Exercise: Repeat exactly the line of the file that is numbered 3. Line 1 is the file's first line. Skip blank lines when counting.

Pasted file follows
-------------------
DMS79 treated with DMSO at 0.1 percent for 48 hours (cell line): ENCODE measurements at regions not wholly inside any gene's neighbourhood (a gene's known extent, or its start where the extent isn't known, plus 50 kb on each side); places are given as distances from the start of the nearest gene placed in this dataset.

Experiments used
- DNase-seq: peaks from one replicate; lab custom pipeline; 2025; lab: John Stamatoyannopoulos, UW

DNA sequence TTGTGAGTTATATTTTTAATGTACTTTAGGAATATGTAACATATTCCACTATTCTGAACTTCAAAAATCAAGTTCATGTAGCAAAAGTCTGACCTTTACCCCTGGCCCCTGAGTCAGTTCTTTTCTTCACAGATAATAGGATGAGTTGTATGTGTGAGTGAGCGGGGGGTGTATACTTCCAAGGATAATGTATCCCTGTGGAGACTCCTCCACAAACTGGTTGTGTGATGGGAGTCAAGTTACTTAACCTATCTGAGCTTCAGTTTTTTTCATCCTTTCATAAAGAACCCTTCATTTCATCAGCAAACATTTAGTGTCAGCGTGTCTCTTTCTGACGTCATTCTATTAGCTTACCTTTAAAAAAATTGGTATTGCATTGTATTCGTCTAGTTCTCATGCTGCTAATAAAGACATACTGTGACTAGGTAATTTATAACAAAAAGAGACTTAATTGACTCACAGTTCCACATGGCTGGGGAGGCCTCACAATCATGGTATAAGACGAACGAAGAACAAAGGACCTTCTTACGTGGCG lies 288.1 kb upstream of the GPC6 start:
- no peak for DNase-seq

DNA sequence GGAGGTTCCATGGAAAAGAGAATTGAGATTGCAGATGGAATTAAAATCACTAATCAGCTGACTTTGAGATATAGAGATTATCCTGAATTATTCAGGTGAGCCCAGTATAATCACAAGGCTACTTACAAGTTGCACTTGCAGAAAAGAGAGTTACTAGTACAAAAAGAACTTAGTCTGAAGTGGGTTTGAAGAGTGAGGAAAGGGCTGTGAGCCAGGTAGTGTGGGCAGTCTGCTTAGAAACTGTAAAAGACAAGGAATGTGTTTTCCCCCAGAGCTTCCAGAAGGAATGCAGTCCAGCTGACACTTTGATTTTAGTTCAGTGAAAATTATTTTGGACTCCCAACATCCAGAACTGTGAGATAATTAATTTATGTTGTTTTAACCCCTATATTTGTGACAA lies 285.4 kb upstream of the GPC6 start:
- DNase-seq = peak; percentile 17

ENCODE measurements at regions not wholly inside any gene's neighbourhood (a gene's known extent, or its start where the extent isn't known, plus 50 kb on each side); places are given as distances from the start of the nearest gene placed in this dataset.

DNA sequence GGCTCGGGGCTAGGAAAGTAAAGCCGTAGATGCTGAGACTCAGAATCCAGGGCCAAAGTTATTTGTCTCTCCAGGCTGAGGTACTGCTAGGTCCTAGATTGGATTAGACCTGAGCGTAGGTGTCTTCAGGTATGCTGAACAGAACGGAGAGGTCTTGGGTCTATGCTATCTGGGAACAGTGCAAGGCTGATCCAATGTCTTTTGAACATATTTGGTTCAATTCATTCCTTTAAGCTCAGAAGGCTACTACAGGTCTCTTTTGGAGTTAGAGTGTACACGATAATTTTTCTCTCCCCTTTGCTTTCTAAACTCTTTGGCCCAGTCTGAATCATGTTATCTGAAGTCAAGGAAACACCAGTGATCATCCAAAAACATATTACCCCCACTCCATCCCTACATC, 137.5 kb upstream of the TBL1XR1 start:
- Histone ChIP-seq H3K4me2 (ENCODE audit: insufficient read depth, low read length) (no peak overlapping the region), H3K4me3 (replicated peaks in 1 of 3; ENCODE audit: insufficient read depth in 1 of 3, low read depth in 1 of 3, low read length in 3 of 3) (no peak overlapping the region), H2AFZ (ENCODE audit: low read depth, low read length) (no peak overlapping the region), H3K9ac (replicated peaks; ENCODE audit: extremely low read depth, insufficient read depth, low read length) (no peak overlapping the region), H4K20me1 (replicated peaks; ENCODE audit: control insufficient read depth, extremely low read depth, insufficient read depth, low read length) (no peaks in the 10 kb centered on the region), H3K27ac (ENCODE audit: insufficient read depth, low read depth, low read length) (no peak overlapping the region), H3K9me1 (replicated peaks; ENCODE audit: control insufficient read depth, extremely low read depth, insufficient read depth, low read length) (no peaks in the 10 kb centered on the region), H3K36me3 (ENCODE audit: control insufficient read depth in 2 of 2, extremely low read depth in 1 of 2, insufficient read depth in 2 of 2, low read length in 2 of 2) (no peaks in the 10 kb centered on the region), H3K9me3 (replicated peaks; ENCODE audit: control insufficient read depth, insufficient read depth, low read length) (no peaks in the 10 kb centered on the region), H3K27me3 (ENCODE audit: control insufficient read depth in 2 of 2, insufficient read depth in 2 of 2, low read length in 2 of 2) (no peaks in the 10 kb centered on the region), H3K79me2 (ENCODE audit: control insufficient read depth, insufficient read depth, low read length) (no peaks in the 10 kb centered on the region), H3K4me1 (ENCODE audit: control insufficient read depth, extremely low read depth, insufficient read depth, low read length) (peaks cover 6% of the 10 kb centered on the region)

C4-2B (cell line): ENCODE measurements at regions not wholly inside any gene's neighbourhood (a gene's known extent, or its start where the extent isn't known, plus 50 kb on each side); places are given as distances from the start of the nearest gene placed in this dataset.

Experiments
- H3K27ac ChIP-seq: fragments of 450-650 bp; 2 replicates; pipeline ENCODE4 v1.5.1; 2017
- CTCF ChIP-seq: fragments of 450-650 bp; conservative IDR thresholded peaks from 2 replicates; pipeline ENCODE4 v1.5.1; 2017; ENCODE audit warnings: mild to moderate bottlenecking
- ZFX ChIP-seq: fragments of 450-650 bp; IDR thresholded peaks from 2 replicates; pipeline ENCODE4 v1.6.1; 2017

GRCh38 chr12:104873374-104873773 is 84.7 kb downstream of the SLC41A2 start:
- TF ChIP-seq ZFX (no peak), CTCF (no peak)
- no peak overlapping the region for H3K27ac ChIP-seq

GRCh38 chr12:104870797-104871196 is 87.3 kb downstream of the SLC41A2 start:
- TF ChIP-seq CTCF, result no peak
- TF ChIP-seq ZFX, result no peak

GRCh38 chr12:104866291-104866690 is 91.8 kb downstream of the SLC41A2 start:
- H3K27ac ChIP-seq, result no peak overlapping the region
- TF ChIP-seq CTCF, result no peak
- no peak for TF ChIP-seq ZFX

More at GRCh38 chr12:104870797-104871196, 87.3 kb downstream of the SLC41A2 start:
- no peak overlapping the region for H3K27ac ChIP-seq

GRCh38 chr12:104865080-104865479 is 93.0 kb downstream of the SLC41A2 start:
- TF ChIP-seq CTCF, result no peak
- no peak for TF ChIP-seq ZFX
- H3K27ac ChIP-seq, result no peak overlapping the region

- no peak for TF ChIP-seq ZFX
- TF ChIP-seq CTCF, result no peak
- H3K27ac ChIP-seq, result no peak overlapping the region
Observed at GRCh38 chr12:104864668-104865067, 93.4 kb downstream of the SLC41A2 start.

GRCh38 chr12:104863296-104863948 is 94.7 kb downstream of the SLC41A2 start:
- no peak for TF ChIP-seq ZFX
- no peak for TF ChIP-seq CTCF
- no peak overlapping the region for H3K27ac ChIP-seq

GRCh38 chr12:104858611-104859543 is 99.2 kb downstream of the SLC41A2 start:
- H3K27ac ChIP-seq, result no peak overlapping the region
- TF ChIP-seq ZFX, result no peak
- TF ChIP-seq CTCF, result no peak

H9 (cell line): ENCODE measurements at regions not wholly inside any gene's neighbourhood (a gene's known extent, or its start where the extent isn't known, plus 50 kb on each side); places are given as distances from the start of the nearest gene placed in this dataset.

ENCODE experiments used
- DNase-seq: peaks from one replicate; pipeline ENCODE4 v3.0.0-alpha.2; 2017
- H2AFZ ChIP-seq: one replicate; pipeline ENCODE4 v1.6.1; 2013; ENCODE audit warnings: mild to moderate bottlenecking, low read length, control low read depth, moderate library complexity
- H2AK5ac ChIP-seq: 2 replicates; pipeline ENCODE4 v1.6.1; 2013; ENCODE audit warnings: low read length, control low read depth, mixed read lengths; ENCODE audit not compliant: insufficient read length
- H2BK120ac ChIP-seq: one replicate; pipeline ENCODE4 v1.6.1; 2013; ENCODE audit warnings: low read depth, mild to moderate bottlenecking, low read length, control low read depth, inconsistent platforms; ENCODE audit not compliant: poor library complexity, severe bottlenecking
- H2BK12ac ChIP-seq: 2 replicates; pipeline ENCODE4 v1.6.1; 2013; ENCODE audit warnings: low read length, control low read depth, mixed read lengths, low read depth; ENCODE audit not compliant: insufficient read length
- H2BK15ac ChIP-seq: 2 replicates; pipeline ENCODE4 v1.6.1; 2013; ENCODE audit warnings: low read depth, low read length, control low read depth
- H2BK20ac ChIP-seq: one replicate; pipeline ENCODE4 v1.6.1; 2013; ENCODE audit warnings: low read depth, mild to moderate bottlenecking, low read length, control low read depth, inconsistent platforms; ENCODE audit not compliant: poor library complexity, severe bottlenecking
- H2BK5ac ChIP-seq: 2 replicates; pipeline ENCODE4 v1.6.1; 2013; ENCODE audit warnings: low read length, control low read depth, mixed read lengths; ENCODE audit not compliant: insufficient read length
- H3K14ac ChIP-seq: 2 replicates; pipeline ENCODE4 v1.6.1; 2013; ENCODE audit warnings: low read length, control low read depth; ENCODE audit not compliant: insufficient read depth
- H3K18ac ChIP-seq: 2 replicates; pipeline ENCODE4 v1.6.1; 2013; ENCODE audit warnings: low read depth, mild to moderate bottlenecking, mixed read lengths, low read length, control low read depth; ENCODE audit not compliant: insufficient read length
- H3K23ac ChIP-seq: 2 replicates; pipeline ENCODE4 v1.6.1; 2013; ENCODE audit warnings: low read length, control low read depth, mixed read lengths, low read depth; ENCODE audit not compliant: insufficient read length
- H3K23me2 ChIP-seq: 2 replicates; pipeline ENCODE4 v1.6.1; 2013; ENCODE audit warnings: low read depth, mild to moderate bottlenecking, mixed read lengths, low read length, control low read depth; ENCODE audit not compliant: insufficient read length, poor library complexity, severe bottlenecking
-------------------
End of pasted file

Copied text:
- DNase-seq: peaks from one replicate; lab custom pipeline; 2025; lab: John Stamatoyannopoulos, UW